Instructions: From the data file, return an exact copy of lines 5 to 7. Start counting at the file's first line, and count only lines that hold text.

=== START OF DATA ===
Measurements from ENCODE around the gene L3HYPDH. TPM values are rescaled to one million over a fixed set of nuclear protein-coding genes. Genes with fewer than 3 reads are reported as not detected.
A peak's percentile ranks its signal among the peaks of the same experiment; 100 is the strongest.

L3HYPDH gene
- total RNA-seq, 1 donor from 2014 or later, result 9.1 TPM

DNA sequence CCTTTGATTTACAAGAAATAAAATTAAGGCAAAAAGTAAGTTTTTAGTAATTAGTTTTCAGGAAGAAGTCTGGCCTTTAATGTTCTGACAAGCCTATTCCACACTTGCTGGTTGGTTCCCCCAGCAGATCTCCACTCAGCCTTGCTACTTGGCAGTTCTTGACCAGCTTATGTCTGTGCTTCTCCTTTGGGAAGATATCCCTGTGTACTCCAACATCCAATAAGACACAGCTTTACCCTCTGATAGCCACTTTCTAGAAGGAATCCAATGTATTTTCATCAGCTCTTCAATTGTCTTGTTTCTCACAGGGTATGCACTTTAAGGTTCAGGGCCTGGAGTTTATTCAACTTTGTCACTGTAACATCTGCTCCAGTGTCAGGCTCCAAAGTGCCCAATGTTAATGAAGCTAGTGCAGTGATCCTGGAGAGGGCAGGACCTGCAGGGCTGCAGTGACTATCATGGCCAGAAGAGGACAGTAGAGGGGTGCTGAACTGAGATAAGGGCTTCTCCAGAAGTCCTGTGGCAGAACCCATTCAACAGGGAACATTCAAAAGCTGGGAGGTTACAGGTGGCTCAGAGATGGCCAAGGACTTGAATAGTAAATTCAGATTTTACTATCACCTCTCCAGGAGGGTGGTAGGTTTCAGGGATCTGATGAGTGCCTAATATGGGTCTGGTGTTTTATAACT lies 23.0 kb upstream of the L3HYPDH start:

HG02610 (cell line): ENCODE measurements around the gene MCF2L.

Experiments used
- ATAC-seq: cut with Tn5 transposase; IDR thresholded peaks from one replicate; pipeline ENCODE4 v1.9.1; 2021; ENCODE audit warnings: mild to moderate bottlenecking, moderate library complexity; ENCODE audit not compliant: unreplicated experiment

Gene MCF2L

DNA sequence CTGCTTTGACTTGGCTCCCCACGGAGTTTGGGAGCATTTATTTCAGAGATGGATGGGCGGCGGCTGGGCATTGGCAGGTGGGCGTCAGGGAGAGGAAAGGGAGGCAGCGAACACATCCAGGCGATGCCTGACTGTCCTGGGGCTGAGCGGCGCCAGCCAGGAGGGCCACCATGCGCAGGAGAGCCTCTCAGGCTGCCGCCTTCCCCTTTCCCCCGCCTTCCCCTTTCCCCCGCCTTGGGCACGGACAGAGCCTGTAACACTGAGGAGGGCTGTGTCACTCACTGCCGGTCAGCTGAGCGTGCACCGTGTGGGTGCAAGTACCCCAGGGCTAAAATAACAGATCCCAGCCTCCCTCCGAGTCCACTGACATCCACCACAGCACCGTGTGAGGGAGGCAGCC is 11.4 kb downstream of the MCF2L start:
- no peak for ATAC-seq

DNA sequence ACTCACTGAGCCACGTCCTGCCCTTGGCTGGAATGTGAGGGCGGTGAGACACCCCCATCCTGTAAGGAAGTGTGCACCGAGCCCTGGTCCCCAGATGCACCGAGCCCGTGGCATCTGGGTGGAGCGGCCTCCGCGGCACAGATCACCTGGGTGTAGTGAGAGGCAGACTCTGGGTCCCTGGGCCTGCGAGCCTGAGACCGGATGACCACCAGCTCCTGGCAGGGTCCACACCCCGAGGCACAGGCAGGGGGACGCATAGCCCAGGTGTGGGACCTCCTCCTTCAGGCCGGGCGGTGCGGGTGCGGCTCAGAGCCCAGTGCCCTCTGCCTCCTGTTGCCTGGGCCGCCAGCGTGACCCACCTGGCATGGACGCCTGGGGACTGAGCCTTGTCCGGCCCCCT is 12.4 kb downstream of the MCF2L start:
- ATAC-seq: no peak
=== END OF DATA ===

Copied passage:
DNA sequence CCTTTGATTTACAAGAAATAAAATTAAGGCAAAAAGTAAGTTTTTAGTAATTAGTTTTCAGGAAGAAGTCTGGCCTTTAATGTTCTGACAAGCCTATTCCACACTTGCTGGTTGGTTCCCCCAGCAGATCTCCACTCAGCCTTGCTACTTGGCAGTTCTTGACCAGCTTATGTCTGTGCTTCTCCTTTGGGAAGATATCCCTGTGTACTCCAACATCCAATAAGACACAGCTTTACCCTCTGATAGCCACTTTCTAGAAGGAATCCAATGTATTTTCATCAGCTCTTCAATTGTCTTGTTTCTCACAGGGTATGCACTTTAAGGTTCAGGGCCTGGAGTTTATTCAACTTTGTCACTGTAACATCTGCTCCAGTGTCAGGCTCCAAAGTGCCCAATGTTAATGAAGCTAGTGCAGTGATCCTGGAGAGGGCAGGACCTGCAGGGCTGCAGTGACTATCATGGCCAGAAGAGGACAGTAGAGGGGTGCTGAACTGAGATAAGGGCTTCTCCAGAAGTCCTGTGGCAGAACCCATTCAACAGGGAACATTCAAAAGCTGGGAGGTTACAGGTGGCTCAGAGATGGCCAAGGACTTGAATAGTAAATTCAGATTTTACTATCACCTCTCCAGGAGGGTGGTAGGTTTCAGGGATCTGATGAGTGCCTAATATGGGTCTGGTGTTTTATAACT lies 23.0 kb upstream of the L3HYPDH start:

HG02610 (cell line): ENCODE measurements around the gene MCF2L.

Experiments used